Nicola Sturgeon urges Douglas Ross to get 'off his phone'
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Prime Minister Boris Johnson has launched an assault on the Scottish First Minister at Conservative Party conference this week. He suggested that Ms Sturgeon was losing her popularity after a series of debacles, adding that “the gilt is coming off the gingerbread”. Ms Sturgeon’s independence push appears to have hit a roadblock – a poll found last month that the public don’t back Ms Sturgeon’s timetable for a second referendum. More than half of Scots (52 percent) said there should not be a referendum on Scottish independence in the next two years, while 38 percent said they believed one should take place before the end of 2023.
The poll interviewed 1,040 people aged 16 and above between August 31 and September 1 and was undertaken by Panelbase for the campaign group Scotland in Union.
The Scottish First Minister plans to take an independent Scotland back into the EU, but Tory MSP Stephen Kerr tells Express.co.uk that Ms Sturgeon could face opposition from within her own party.
He warned that many in the SNP don’t want to rejoin the bloc.
He said: “They are going to set up their own currency? Scotland’s going to join the euro? Really?
“We already have this massive deficit that puts us way outside of anything that would allow them to rejoin the EU.
“That’s the other thing. At least a third of the SNP don’t even want to join the EU, so they’ve got another problem on that score as well.”
In December 2016, a poll carried out by the National Centre for Social Research showed that 36 percent of SNP voters backed Brexit.
In a poll of 1,391 people between September 22 and October 24, the researchers also found that 36 of Labour voters backed Leave.
The researchers added that all parties with the exception of Ukip saw a “significant” proportion of their backers vote against their leaders’ advice.
In the wake of the Brexit referendum in 2016, in which Scotland voted to Remain by 62 percent, many expected a boost in support for independence as the only way of staying in the EU.
However, this did not materialise, with support for independence staying quite stable after the Brexit vote.
The first step for any country wishing to join the EU is to comply with a set of standards broadly set out in the ‘Copenhagen criteria’, which cover stable governance, democracy, protection for human rights, a market economy, and the ability to adhere to the EU’s political and economic aims.
All new members of the EU are formally required to work towards membership of the euro and to reduce budget deficits to 3 percent or less as part of the rules set out in the Maastricht Convergence Criteria.
If a member state does not comply with the convergence criteria rules on public deficits, the European Council has the option to enforce policies to reduce the deficit, known as the Excessive Deficit Procedure.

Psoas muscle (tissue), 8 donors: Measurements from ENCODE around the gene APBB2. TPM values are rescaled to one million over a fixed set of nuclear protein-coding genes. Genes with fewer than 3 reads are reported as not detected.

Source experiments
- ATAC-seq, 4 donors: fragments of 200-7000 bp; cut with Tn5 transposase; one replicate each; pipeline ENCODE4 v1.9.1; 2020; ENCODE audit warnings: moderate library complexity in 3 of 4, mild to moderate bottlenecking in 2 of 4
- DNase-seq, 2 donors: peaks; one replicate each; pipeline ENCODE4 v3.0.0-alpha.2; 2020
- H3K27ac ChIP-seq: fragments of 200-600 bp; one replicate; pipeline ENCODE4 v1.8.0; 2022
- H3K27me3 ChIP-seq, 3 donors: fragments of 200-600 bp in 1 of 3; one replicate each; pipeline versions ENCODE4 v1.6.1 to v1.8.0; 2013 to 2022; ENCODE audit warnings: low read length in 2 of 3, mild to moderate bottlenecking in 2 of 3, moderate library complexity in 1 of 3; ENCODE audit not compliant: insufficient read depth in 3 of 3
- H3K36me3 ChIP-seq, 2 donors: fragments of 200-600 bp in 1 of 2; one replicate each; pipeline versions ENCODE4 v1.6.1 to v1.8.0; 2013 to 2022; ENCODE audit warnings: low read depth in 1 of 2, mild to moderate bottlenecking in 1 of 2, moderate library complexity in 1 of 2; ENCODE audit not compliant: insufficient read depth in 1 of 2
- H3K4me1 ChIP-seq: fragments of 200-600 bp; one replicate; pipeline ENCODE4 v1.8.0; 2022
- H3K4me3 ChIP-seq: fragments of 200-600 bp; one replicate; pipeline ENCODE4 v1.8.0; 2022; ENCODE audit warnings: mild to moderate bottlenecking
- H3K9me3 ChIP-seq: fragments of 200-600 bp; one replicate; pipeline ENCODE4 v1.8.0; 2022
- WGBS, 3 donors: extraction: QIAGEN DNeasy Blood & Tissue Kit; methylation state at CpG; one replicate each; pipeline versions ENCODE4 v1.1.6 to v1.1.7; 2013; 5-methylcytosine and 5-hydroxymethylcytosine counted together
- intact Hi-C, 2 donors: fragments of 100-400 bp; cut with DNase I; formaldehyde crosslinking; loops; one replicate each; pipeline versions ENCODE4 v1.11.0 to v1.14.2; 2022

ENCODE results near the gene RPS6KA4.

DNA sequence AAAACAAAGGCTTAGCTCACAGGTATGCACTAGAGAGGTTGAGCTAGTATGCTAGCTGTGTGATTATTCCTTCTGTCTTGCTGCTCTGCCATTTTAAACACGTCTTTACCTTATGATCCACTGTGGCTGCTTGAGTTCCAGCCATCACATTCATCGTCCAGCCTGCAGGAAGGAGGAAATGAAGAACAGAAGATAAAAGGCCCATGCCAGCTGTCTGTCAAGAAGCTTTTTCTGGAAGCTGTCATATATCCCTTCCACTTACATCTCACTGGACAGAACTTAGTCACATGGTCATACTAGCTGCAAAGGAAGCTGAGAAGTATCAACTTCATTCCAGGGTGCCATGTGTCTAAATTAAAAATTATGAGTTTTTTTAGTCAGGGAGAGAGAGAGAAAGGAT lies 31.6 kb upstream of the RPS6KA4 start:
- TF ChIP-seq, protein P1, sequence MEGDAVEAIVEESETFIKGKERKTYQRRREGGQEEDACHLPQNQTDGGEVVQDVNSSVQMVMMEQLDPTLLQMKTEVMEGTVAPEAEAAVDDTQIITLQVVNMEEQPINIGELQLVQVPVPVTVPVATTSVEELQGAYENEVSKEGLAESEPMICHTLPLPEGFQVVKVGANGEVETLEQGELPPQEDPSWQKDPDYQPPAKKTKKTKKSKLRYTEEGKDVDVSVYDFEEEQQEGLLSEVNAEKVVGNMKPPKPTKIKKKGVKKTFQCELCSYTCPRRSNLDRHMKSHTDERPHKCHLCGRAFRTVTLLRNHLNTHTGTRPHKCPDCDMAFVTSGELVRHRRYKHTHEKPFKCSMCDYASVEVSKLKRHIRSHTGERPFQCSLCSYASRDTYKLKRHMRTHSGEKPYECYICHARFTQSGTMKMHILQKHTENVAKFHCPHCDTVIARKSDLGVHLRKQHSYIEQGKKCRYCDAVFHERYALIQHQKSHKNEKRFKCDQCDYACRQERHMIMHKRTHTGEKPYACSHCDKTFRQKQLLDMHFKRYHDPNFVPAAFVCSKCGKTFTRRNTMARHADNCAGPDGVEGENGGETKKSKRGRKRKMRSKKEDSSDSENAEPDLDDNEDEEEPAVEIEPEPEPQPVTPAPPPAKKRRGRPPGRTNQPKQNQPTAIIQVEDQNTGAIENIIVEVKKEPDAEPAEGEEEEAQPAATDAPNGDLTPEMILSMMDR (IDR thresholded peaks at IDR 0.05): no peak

New member states can negotiate a transition period, however, as Croatia did after joining the bloc in 2013.
In August, figures released in the Government Expenditure and Revenue Scotland (Gers) found that the Scottish deficit stands at 22.4 percent.
Spending increased by 21 percent during the year, reflecting the impact of the pandemic, while average public spending per person also rose to £1,828 above the UK average.
A deficit as high as this upon EU entry could result in Brussels making demands to try and stabilise the Scottish economy.
There are also concerns amongst unionists in Scotland that independence could be economically damaging for Scotland.
Mr Kerr added: “Independence would be economically devastating for Scotland, over 60 percent of everything we make ends up being sold in the UK.
“Ms Sturgeon would be intent on making a customs border at Berwick or Carlisle. It would be outrageous, it would impoverish Scotland.
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“Even their own growth commission, Andrew Wilson is one of their own MSPs, he did a report on the economic impact of independence which was buried by the SNP.”
Ms Sturgeon’s hopes of rejoining the EU could be boosted, however, after the Catalonian foreign minister suggested Scotland is receiving “special treatment” from Brussels.
Catalonia’s regional government accused Brussels of having “double standards” because it is deaf to the breakaway Spanish region’s calls for independence and offered it no support after its unconstitutional referendum in 2017.
Victoria Alsina, the foreign minister, said that if Scotland voted for independence and then rejoined the EU, the same should be offered to Catalonia.
She told The Telegraph: “What goes for Scotland must also go for Catalonia. If Europe is favourable towards Scotland having a referendum, it has to look favourably on Catalonia having a referendum.
“If Scotland were to vote in favour of independence and entered as a new member, this mechanism would have to be applied to Catalonia as well.”
She added: “It’s undeniable that Brexit has had an impact on Brussels’ relations with London, but this goes back further.”
The European Commission’s chief spokesman responded: “The constitutional order of the member states (and former member states) of the EU are internal matters for them. We never speculate on the accession of regions to the EU.”
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